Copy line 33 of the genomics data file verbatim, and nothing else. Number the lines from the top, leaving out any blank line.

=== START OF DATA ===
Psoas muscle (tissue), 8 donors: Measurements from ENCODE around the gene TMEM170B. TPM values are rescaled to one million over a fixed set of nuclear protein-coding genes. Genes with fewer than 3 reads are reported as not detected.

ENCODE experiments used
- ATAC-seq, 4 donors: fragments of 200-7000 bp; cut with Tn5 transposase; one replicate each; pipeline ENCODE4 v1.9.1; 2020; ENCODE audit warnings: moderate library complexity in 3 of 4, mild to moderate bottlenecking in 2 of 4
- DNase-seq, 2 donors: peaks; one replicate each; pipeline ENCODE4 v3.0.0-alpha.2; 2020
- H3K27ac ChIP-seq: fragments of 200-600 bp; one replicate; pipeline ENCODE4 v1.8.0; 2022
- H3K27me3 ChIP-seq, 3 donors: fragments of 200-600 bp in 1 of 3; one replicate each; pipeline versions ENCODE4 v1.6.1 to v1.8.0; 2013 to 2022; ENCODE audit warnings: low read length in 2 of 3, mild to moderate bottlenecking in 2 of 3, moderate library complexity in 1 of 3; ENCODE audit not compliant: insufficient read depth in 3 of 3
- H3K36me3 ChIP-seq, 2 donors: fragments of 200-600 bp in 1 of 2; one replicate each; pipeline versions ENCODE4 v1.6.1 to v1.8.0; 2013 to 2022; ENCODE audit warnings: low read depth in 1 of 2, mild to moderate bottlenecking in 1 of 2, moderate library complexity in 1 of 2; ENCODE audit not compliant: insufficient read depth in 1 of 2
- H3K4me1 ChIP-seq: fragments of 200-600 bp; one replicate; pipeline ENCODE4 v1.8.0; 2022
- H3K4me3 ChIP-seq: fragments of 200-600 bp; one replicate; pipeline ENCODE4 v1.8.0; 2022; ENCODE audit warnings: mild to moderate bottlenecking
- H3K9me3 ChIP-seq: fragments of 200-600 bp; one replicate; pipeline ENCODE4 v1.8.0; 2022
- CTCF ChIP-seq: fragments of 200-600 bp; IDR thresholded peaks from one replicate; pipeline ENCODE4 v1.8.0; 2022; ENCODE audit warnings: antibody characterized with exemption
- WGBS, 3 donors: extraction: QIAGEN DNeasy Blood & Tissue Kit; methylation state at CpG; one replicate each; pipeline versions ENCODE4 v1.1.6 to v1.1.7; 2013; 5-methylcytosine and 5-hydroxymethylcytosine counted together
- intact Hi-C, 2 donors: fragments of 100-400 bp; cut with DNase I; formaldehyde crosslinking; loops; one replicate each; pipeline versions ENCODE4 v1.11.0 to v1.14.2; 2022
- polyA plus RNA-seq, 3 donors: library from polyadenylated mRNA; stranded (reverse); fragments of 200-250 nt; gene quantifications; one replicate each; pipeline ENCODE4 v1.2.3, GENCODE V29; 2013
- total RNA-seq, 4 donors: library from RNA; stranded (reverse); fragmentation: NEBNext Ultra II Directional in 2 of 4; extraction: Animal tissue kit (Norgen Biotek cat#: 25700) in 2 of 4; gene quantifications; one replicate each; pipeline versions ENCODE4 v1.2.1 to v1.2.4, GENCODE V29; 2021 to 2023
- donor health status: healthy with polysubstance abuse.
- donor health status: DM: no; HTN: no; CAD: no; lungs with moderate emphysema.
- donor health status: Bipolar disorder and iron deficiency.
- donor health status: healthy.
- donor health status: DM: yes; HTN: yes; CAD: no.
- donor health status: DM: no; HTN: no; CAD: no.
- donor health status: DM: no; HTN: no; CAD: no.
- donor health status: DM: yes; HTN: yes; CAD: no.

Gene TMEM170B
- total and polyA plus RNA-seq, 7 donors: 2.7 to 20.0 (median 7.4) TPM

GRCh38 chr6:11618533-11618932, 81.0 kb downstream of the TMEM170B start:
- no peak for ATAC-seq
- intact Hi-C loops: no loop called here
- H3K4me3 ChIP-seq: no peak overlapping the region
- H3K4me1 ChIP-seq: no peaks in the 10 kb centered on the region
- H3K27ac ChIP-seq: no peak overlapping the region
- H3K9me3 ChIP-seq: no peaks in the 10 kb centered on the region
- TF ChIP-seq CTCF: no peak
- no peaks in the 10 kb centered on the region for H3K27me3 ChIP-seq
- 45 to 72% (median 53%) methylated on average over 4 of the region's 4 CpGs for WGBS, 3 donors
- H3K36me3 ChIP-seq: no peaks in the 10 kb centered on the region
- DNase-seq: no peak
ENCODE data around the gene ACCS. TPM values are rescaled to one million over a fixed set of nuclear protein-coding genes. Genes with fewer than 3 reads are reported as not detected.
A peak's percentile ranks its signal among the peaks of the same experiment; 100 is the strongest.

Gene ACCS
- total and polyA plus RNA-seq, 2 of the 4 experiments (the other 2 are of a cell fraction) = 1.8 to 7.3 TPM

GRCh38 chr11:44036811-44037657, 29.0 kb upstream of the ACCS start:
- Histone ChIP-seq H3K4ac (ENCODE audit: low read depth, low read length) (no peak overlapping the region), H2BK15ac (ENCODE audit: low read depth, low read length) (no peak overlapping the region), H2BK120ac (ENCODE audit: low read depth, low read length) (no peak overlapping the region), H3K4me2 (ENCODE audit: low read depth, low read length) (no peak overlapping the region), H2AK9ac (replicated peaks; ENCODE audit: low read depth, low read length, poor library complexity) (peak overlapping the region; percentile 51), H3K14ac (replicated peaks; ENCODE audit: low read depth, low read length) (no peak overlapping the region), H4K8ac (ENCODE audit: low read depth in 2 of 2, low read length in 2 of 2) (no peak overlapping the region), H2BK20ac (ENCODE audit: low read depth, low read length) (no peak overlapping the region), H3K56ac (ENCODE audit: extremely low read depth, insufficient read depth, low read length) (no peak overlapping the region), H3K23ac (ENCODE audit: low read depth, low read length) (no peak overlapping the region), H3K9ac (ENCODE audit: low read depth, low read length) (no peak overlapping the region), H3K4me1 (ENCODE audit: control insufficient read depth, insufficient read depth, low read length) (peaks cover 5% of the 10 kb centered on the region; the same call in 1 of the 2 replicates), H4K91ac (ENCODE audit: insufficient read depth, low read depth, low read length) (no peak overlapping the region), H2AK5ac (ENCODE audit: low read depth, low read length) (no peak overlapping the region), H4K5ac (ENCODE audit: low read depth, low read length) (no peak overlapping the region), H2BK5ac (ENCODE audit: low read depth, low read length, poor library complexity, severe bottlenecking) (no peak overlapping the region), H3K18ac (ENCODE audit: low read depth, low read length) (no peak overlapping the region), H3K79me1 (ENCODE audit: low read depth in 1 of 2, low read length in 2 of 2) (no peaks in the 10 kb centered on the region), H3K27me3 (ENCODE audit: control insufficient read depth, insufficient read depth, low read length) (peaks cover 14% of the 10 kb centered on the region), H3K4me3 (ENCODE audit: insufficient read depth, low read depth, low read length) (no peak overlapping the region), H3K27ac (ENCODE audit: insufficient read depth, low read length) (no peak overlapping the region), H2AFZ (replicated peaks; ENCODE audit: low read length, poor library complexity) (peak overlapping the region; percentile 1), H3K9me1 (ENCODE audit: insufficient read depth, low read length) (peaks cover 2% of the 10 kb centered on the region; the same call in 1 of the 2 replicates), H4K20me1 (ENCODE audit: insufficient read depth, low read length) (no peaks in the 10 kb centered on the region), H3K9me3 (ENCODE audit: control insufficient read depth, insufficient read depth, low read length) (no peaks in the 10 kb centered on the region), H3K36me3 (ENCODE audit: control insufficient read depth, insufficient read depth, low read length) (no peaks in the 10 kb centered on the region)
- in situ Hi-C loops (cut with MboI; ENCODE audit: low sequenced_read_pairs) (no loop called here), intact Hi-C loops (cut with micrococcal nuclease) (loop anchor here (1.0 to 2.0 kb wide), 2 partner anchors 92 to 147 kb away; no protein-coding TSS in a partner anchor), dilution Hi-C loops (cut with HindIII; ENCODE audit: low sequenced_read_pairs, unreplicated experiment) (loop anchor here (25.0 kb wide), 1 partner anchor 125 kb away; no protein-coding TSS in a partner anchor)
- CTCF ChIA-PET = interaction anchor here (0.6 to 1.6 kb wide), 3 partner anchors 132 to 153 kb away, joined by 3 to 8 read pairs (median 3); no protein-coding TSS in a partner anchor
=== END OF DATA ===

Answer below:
- TF ChIP-seq CTCF: no peak